August 11, 2007

GLBT People Are Not Issues, They Are Human Beings

That's the point eloquently stated by Joan Garry, the former long-time director of GLAAD, in this column on the Huffington Post.

It's unusual when a line from a play or film sticks with you but I think we all carry a handful of them around with us. I've been thinking about one in particular recently -- from the Bernard Pomerance play, The Elephant Man. In a painful wail, John Merrick begs for those around him to see, understand and accept his humanity. "I am not an animal -- I am a human being."

Throughout this presidential nominations process, I have come to see that I too have something to wail. "I am not an issue -- I am a human being.

The leading Democratic candidates know the drill too. They've got an entire inventory of 'real moments' and use them often to emphasize their policy point. There are names, there are faces. But gay and lesbian Americans do not have names or faces in stump speeches, debates or interviews. We are referenced only in the abstract.

Have you ever heard Hillary, Barack or John mention a name of anyone they know or have met who is gay or lesbian? Has John Edwards ever used his "Two Americas" paradigm to assess gay vs. straight America? Has Barack ever told a story about meeting with a lesbian couple (using real names) who want the right to marry and then make a direct correlation with his own parents' struggle as an interracial couple? Has Hillary ever talked about how she would feel if Chelsea's significant other was not Mark but Martha?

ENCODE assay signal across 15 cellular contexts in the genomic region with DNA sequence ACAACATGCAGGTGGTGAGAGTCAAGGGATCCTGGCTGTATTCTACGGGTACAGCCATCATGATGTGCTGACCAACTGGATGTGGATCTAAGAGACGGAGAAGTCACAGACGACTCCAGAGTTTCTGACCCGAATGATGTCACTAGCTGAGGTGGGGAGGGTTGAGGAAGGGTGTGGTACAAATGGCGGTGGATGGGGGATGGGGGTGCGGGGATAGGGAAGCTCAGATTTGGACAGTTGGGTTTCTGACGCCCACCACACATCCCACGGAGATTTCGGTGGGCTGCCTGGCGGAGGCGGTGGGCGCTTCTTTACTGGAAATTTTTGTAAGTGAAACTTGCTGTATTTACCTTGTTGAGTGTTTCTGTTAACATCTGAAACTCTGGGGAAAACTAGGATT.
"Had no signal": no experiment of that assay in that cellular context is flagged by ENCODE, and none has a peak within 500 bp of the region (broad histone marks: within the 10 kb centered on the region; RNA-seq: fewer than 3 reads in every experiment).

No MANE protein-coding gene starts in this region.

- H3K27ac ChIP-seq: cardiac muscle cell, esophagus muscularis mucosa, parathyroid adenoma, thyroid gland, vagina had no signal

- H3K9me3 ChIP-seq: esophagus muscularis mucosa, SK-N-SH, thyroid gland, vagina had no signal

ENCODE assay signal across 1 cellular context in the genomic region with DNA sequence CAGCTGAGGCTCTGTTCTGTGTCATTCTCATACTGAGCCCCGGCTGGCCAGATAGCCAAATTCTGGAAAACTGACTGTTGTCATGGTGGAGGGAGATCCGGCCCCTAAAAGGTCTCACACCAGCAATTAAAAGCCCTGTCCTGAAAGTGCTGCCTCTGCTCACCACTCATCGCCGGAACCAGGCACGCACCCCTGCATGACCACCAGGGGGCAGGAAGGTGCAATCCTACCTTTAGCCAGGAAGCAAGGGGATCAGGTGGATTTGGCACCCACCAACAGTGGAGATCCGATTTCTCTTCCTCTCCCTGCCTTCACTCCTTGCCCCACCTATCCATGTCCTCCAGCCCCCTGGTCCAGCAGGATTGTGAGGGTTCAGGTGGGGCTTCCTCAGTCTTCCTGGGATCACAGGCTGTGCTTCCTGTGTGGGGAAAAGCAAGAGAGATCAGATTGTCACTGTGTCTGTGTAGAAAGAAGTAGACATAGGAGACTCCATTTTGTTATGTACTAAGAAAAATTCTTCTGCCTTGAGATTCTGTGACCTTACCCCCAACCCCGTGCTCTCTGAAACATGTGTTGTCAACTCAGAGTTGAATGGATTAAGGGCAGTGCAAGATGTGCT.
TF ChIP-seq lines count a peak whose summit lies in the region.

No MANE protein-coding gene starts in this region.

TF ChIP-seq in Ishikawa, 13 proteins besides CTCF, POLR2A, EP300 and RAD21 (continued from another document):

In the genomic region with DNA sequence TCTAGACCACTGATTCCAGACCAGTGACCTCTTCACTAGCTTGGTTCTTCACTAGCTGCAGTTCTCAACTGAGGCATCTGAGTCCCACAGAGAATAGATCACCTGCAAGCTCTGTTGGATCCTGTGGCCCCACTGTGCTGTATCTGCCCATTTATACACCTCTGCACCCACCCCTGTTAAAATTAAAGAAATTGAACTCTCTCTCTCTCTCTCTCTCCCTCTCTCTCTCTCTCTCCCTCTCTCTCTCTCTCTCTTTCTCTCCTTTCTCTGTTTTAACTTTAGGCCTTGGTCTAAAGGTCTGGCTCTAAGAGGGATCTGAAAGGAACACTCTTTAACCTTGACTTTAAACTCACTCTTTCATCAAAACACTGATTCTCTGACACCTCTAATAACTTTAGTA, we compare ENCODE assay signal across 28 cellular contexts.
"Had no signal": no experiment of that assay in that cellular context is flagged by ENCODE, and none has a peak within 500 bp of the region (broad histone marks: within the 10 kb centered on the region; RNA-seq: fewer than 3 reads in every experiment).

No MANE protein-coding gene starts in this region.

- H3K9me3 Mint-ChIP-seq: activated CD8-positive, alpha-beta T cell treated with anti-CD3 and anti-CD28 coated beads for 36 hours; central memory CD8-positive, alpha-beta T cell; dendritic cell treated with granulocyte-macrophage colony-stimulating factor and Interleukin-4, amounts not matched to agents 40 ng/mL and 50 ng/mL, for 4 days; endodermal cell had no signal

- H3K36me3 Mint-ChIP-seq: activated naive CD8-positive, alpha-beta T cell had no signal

OK, I know. For these candidates, I am seen as a hot potato. I am a political football. I am a vote the Democrats can take for granted. I am a wedge. I am a potential liability. And I am not naïve. I understand the nature of politics and the realities of the political landscape. I recognize that I am all of the things listed above.

But I am not abstract -- I am real. For decades, the gay rights movement has worked to be visible, to be out, to be real -- recognizing that the opposition's strategy is all about abstraction. It's troubling to see our own candidates feeding right into that.

GLBT advocacy is the most effective when the issues are represented by a human face. Until our political leaders take that approach, GLBT equality in the laws of our nation will continue to be an uphill struggle won in small increments.

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